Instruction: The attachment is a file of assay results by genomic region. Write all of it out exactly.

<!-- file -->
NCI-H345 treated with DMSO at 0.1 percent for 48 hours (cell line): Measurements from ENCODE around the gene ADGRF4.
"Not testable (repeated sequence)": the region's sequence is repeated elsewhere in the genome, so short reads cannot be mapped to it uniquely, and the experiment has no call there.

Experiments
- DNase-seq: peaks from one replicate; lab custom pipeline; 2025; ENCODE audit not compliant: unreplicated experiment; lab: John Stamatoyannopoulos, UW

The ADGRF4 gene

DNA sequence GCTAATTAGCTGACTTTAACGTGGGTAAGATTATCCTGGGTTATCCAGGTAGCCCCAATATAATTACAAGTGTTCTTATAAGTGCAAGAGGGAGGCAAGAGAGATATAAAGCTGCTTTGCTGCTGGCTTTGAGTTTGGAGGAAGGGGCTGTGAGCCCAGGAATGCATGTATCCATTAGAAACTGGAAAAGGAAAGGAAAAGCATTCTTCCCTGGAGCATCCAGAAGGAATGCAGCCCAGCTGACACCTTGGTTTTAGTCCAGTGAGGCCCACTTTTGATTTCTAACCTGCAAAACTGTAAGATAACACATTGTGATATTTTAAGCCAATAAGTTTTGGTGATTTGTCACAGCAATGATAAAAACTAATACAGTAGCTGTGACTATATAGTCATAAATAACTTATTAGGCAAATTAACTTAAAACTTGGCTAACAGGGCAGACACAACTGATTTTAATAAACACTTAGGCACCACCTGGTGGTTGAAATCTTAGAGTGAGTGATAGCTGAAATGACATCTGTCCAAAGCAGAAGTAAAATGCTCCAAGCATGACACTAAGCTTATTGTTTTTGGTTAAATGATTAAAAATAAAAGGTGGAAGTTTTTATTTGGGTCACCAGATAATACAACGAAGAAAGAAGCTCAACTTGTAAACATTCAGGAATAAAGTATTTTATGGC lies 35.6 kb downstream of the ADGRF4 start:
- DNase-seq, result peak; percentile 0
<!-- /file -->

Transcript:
NCI-H345 treated with DMSO at 0.1 percent for 48 hours (cell line): Measurements from ENCODE around the gene ADGRF4.
"Not testable (repeated sequence)": the region's sequence is repeated elsewhere in the genome, so short reads cannot be mapped to it uniquely, and the experiment has no call there.

Experiments
- DNase-seq: peaks from one replicate; lab custom pipeline; 2025; ENCODE audit not compliant: unreplicated experiment; lab: John Stamatoyannopoulos, UW

The ADGRF4 gene

DNA sequence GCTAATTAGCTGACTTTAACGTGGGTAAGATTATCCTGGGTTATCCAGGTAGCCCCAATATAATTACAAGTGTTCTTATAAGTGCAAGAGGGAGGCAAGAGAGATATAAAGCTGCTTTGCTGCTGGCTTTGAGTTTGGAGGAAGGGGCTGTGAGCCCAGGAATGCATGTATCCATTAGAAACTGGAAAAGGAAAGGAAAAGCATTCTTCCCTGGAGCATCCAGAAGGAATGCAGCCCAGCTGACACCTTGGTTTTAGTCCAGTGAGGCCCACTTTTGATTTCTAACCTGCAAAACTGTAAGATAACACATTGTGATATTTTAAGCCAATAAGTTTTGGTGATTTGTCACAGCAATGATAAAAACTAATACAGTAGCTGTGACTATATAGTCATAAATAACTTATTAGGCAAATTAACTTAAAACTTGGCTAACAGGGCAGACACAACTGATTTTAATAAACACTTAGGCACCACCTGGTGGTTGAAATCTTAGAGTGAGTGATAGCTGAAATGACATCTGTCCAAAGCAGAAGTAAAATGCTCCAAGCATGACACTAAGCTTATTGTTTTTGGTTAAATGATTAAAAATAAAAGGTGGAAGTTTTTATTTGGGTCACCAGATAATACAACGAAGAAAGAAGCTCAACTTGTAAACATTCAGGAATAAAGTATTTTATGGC lies 35.6 kb downstream of the ADGRF4 start:
- DNase-seq, result peak; percentile 0